The seventh edition of the Indian Premier League (IPL) will be played from April 16 to June 1 in the United Arab Emirates, India and, if required, Bangladesh. Ending months of speculation surrounding the troubled Twenty20 league and its imminent clash with the general elections, the Board of Control for Cricket in India (BCCI) reiterated its desire to host a significant chunk of the matches in India.
"From April 16 to April 30, at least 16 matches will be held in the United Arab Emirates," board secretary Sanjay Patel said in a statement. "For the period from May 1 to May 12, the BCCI has approached the ministry of home affairs... seeking permission to host IPL matches in cities belonging to states where the polling will have concluded. The BCCI is extremely conscious of the various complexities involved, but hopes for a favourable consideration... If it is not possible to play in India during this period, the matches will be held in Bangladesh," the communique added. "From May 13, (once polling has concluded in all states), the remaining league matches and the playoffs will be played in India. There will be no matches scheduled on May 16, the counting day. The detailed match schedule will be announced later," it concluded.
Given a choice, the BCCI will offer "not more than 20 matches" to the Gulf kingdom which has just three world-class stadiums — Dubai, Abu Dhabi and Sharjah — before staging the remaining 40 in India. However, the government could throw a spanner in the BCCI's works, thereby prompting it to stage, say, 15 matches in Bangladesh before moving the bandwagon to India after May 12.
"The idea is to host as many matches as possible in India," IPL chairman Ranjib Biswal told dna. "We sincerely hope the government accedes to our request," the Congressman said. Actually, Biswal has a point. Only three states — West Bengal (Kolkata, home of Kolkata Knight Riders), Andhra Pradesh (Hyderabad, home of Sunrisers Hyderabad) and Himachal Pradesh (Dharamsala, second home of Kings XI Punjab) — will go to polls between May 1 and May 12.
South Africa were the heavy favourites to host one leg of the league, but a number of factors went against the Rainbow Nation. Biswal refused to go into the details, but a source in the IPL governing council told this paper that most franchise officials were against going to South Africa. "The cost factor was the biggest deterrent," the source said. Also, Coca-Cola holds the 'pouring rights' at each and every venue that falls under the jurisdiction of Cricket South Africa. "That was something Pepsi, the title sponsors of the IPL, were not comfortable with," the source added. CSA president Chris Nenzani refused to make a comment.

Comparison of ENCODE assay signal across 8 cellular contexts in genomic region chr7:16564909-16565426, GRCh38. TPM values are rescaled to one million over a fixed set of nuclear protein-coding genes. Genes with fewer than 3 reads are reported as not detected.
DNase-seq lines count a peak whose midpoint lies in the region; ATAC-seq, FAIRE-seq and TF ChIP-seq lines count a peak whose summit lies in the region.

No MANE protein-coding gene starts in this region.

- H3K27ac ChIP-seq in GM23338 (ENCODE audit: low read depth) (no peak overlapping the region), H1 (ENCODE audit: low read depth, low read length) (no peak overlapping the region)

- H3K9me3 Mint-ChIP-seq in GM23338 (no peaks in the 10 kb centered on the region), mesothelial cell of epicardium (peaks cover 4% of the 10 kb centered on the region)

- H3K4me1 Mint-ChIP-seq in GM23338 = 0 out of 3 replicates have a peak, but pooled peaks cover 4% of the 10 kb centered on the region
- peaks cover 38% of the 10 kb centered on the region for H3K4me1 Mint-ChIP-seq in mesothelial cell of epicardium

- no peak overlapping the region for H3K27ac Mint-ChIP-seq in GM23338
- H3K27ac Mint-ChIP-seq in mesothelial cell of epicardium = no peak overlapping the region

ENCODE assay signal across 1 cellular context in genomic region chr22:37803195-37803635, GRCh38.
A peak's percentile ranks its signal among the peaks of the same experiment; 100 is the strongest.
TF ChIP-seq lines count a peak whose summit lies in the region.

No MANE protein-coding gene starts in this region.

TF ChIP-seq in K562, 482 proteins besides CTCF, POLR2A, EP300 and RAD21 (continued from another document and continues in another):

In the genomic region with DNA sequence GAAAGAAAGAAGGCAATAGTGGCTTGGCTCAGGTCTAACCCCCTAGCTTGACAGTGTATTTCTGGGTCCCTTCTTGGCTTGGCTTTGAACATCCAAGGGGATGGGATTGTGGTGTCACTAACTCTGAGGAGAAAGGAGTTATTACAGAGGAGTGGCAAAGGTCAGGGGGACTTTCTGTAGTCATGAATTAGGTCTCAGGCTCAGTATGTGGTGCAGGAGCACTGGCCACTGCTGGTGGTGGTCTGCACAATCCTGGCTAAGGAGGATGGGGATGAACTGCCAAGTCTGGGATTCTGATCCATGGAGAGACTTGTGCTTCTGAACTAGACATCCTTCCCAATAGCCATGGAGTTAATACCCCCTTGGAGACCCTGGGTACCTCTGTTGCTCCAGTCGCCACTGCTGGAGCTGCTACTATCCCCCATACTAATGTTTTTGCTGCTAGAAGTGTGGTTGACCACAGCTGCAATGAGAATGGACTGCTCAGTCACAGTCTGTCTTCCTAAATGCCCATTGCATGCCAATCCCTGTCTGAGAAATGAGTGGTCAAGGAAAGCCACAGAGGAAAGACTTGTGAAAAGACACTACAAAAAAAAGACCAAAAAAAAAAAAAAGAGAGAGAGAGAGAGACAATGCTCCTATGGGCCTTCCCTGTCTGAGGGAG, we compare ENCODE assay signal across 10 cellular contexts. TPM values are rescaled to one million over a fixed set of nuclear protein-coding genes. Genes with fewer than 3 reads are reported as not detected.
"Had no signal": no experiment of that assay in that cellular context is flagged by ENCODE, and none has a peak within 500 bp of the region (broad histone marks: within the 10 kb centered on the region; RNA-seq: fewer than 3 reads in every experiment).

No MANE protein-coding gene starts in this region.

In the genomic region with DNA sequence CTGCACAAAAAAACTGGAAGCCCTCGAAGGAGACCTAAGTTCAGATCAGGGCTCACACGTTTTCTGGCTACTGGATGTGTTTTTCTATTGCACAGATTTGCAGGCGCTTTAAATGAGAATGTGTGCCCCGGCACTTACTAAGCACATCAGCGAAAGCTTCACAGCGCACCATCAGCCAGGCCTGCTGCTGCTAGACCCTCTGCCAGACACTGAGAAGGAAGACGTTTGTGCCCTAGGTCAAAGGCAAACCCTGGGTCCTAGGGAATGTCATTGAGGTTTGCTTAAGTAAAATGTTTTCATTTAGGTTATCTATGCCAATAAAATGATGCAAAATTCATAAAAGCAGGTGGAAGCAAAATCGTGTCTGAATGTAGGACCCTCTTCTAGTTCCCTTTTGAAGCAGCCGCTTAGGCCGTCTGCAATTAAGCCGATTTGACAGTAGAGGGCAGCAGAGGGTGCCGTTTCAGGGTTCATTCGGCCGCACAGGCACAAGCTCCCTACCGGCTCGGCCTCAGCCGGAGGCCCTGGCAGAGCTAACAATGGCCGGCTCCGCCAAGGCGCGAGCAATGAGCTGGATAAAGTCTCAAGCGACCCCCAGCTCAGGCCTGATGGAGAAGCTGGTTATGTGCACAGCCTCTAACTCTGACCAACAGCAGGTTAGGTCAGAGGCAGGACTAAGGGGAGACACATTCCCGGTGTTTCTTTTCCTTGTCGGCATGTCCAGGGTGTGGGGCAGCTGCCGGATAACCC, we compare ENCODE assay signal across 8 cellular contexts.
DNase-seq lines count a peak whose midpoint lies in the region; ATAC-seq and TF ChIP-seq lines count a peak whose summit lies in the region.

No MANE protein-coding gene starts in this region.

Emirates Cricket Board chief executive David East was understandably over the moon. "I can't tell you how thrilled we are today," the Englishman said from Dubai. "We have three stadiums and I believe we will be asked to host about 20 matches. The facilities here are world-class and we will make it a grand success," he said. When you talk about cricket in the UAE, you invariably talk about betting/fixing syndicate in the desert haven. "We will do all we can to stage a clean IPL," East said. Biswal went a step ahead. "Let me tell you that the International Cricket Council (ICC) is headquartered in Dubai. The ICC anti-corruption unit will work with the BCCI's anti-corruption unit," he said.
Biswal also informed that the UAE was the preferred choice for the first leg because the pitches in Bangladesh would be worn out after constant cricket (Asia Cup and World Twenty20). It is understood that Dubai will be the main base of all teams. After all, it is just a 30-minute drive from Sharjah and less than two hours from Abu Dhabi, the capital. The organisers will save a lot by depending solely on the excellent roadways in the kingdom. That said, the UAE is known for its high level of productivity and it is not uncommon to see empty stadiums even when a 'homeless' Pakistan play Australia, South Africa or even Sri Lanka. "That's a concern," East said, adding, "But we will do all we can and formulate a plan with the BCCI. We want packed stadiums.
The weather in April will be perfect for cricket." Matches in the UAE, which follows the GMT+4 time zone, will be played at 2:30 pm and 6:30 pm local time. It would make sense to host 'double-headers' only on weekends (Thursday and Friday in the UAE). The BCCI is obviously banking on the large Indian diaspora do make the event a success. From being the most preferred venue for Indian cricket to a no-go zone for obvious reasons, the UAE has come a full circle. The IPL will now seek to renew old ties.
IN A NUTSHELL
The seventh edition of the IPL will be played from April 16 to June 1 over two or three legs
* First Leg: April 16-30 (15 days) in the UAE
* Second Leg: May 1-12 (12 days) in India (government-permitting) or Bangladesh
* Third Leg: May 13-June 1 (20 days)
* The Gulf kingdom may host 16-20 matches
* Bangladesh may get 12-15 matches
* The rest (25-30 matches) will be staged in India after May 12
* No matches on May 16 (counting day)
* Only three states — West Bengal, Andhra Pradesh and Himachal Pradesh — will be busy with polls between May 1 and 12. In other words, only Kolkata, Hyderabad and Dharamsala will be unable to host IPL matches in this period. All the other usual venues — Mumbai, New Delhi, Bangalore, Jaipur, Chandigarh, Chennai — and smaller ones like Ranchi and Raipur will be unaffected